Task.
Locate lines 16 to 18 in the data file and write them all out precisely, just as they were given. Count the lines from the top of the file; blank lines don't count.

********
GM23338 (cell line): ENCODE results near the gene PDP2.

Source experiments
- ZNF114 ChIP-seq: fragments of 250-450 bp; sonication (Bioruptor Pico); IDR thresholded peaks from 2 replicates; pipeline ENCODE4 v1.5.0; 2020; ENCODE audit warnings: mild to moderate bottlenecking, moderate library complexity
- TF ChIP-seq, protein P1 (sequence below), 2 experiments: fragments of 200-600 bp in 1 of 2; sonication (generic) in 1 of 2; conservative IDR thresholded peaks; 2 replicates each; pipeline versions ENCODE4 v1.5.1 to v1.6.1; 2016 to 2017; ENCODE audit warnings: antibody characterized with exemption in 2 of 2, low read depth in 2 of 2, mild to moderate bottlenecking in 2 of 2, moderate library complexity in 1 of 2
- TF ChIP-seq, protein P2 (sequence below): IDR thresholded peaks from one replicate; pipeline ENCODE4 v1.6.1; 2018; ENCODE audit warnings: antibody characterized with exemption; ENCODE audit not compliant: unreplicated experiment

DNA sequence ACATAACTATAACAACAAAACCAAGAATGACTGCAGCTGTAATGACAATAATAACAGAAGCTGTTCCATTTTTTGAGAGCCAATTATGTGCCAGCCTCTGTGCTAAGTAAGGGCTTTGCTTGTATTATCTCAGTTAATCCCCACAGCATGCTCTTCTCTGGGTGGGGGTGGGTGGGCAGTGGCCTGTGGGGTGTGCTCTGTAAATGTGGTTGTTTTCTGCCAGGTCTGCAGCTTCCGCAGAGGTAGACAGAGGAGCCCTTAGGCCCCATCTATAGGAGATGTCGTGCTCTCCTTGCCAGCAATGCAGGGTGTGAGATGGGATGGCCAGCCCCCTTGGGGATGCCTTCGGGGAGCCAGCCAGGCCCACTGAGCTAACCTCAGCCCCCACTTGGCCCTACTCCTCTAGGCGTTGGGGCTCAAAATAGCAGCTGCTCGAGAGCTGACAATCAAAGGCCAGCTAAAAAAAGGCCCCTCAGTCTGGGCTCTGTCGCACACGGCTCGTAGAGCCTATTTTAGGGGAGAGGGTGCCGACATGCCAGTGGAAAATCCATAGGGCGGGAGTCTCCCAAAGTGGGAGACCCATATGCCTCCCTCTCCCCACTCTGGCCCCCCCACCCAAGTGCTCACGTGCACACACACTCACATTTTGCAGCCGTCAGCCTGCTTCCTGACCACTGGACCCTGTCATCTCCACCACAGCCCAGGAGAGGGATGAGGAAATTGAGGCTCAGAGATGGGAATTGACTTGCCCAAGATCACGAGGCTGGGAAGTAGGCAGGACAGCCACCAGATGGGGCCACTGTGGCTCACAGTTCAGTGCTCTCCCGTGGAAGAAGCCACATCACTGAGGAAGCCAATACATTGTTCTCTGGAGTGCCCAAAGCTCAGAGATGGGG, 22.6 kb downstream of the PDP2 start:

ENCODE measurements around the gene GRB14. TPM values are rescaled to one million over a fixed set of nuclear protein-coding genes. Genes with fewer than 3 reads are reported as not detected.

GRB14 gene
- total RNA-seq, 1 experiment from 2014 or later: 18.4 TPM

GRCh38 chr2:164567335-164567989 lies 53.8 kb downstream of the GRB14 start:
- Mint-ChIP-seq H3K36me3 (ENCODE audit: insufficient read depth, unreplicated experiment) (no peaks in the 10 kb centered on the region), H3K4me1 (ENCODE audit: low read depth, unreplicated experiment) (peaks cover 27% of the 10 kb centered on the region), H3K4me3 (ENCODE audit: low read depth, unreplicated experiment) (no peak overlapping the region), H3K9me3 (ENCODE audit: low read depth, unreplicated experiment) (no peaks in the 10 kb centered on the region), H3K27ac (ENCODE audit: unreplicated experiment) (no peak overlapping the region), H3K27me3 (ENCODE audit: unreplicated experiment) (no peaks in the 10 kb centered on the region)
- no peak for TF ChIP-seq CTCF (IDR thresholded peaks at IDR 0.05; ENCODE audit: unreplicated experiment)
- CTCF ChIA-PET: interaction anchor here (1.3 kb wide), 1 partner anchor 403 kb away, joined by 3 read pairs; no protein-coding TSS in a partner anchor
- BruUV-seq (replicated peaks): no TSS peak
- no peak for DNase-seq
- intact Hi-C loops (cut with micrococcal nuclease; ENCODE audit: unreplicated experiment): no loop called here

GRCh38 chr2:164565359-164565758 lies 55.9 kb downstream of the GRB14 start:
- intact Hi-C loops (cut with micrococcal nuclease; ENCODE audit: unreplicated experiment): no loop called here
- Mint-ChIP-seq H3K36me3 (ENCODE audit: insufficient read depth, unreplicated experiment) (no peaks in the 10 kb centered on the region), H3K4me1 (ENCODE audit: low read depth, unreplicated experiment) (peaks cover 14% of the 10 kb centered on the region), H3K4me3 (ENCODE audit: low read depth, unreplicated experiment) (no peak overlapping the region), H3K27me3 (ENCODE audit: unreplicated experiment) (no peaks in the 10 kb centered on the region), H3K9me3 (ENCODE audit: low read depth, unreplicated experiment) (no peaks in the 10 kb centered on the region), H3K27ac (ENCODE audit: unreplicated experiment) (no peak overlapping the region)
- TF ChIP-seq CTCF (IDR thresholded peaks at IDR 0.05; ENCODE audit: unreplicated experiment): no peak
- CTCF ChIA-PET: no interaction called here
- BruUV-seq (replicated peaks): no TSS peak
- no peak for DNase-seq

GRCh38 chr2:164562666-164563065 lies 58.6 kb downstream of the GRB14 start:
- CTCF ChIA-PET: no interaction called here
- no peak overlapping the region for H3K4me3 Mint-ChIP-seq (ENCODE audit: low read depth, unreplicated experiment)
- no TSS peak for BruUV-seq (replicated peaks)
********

- intact Hi-C loops (cut with micrococcal nuclease; ENCODE audit: unreplicated experiment): no loop called here

GRCh38 chr2:164565359-164565758 lies 55.9 kb downstream of the GRB14 start:
- intact Hi-C loops (cut with micrococcal nuclease; ENCODE audit: unreplicated experiment): no loop called here